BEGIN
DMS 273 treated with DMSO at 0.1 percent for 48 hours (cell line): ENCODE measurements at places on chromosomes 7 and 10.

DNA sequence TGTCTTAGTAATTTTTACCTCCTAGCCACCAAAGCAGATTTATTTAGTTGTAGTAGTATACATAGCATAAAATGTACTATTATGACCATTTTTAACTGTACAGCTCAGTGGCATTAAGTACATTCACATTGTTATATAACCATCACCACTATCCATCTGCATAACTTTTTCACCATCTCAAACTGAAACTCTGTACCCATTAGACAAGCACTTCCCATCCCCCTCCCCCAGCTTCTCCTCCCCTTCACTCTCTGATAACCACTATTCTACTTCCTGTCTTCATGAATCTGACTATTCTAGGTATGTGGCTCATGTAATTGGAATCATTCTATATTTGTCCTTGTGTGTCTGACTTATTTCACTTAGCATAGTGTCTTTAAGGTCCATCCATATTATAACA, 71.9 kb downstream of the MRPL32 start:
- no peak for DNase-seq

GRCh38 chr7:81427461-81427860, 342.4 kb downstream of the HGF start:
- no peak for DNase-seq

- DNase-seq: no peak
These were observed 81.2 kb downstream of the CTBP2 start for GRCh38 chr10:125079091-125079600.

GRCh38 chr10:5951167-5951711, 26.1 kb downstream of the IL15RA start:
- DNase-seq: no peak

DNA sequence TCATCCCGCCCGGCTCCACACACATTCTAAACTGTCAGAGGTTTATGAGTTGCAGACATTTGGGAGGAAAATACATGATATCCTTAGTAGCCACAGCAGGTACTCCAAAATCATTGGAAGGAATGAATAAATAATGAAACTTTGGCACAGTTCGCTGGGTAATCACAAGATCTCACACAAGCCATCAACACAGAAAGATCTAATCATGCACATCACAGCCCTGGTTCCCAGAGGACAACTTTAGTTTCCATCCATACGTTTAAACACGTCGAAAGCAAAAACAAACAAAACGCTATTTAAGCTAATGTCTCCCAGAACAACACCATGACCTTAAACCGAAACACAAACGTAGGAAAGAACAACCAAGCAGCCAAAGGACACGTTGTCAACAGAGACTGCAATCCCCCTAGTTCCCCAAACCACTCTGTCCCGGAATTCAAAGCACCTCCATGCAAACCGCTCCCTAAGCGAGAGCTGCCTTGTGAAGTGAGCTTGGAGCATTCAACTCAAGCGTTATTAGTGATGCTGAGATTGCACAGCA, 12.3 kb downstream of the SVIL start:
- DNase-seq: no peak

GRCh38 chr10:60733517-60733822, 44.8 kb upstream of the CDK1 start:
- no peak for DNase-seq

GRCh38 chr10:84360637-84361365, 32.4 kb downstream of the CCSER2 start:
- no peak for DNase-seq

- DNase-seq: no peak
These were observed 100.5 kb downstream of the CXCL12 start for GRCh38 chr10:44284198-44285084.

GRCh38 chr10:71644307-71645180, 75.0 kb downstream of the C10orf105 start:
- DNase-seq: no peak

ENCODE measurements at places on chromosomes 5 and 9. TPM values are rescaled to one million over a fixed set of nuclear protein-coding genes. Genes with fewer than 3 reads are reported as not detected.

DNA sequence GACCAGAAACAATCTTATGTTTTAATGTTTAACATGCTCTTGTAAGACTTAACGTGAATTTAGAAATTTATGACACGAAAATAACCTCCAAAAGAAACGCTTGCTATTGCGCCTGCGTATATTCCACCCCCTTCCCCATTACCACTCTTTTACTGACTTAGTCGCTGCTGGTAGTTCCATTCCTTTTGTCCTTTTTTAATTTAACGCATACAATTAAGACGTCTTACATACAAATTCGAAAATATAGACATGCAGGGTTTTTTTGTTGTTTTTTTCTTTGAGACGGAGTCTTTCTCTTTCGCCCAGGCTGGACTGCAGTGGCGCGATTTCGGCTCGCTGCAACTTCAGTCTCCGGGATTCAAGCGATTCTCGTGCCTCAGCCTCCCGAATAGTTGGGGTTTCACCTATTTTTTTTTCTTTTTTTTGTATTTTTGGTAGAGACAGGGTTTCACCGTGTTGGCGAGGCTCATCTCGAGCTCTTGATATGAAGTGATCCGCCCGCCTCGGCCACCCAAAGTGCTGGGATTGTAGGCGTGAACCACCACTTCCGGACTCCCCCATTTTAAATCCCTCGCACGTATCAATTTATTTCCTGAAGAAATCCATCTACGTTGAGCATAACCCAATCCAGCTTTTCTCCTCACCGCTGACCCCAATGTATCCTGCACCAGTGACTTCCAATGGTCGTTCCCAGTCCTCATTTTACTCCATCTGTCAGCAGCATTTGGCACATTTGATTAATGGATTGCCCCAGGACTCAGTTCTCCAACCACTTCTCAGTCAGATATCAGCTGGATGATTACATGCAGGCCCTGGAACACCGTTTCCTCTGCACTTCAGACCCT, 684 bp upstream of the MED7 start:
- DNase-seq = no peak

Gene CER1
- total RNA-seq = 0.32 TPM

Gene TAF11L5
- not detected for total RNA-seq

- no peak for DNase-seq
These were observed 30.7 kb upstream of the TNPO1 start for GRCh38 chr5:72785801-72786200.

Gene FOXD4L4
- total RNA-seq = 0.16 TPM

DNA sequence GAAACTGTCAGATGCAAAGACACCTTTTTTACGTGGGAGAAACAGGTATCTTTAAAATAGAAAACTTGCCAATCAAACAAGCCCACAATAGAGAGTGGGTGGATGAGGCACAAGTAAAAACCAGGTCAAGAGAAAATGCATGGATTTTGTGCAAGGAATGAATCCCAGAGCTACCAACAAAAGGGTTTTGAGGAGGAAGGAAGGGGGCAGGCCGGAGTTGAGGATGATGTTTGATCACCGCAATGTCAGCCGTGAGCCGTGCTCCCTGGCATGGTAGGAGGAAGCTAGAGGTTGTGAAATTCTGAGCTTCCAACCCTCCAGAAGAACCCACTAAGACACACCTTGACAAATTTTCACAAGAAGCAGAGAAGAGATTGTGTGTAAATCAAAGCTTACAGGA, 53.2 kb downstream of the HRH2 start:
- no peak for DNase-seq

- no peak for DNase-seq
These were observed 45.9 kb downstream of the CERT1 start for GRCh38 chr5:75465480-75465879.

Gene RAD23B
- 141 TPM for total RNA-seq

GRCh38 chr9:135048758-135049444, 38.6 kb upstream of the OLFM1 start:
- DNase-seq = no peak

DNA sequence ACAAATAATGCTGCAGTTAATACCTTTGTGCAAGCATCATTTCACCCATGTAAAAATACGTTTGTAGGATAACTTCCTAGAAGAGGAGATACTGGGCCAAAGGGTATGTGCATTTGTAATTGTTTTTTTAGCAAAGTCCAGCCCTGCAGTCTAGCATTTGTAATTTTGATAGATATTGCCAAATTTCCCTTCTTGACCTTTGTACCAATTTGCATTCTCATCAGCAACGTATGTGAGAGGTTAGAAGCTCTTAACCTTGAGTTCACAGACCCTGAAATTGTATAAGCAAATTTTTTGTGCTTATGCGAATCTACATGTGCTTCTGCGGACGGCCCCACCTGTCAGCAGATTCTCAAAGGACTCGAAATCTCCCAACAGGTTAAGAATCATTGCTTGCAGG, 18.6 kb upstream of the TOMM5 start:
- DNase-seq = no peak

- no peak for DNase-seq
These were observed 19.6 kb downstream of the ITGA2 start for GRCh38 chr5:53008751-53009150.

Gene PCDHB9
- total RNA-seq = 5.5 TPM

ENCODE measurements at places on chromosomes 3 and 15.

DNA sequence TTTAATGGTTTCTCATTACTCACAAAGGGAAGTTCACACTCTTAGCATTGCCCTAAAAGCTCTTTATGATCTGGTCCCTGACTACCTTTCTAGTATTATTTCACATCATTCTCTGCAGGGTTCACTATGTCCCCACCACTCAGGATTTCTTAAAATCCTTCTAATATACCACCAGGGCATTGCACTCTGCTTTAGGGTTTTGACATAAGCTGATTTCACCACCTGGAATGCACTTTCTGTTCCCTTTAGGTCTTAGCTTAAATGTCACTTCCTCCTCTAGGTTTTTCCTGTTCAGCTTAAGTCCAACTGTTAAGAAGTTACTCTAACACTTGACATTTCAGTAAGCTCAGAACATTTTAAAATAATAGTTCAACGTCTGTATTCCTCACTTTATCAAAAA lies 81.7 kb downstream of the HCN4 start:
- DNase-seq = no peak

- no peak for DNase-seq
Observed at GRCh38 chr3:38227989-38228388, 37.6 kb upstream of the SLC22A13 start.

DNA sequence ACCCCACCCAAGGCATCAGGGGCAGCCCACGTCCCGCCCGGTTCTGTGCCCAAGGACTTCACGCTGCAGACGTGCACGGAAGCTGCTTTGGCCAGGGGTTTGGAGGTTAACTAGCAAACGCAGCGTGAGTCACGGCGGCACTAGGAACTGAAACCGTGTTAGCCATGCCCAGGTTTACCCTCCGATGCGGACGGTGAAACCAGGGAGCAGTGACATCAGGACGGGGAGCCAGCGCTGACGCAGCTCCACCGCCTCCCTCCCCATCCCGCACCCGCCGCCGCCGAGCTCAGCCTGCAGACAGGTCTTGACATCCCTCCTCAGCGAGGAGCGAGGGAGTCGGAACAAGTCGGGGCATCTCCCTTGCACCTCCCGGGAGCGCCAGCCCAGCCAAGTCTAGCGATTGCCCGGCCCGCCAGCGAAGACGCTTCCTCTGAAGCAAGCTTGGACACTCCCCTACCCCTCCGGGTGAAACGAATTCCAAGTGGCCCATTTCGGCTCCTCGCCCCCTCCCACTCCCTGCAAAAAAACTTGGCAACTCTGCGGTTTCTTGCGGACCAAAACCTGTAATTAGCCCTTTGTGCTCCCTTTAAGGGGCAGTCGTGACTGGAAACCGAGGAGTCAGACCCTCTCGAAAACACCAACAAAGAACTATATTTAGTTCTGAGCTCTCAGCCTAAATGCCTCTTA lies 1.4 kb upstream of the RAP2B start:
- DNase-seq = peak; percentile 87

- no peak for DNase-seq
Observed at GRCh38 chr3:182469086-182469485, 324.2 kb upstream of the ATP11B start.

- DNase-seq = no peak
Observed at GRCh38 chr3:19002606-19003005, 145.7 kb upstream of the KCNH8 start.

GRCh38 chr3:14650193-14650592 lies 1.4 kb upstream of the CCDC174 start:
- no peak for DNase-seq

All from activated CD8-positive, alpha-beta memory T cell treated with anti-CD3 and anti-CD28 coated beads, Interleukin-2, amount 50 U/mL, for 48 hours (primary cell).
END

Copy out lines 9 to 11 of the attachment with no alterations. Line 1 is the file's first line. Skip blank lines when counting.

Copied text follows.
- DNase-seq: no peak

DNA sequence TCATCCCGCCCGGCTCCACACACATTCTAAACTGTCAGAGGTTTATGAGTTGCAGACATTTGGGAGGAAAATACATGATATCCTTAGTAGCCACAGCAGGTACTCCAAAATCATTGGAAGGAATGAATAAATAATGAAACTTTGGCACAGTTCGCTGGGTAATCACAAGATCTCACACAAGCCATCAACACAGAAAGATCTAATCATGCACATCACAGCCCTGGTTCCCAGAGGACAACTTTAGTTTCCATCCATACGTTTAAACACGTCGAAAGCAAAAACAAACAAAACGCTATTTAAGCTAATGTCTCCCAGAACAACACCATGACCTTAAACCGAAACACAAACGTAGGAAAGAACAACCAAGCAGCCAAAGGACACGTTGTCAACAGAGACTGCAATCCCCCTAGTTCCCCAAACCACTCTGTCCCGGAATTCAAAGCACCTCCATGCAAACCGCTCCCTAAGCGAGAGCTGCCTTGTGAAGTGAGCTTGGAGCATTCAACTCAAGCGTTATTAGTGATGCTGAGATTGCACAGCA, 12.3 kb downstream of the SVIL start:
- DNase-seq: no peak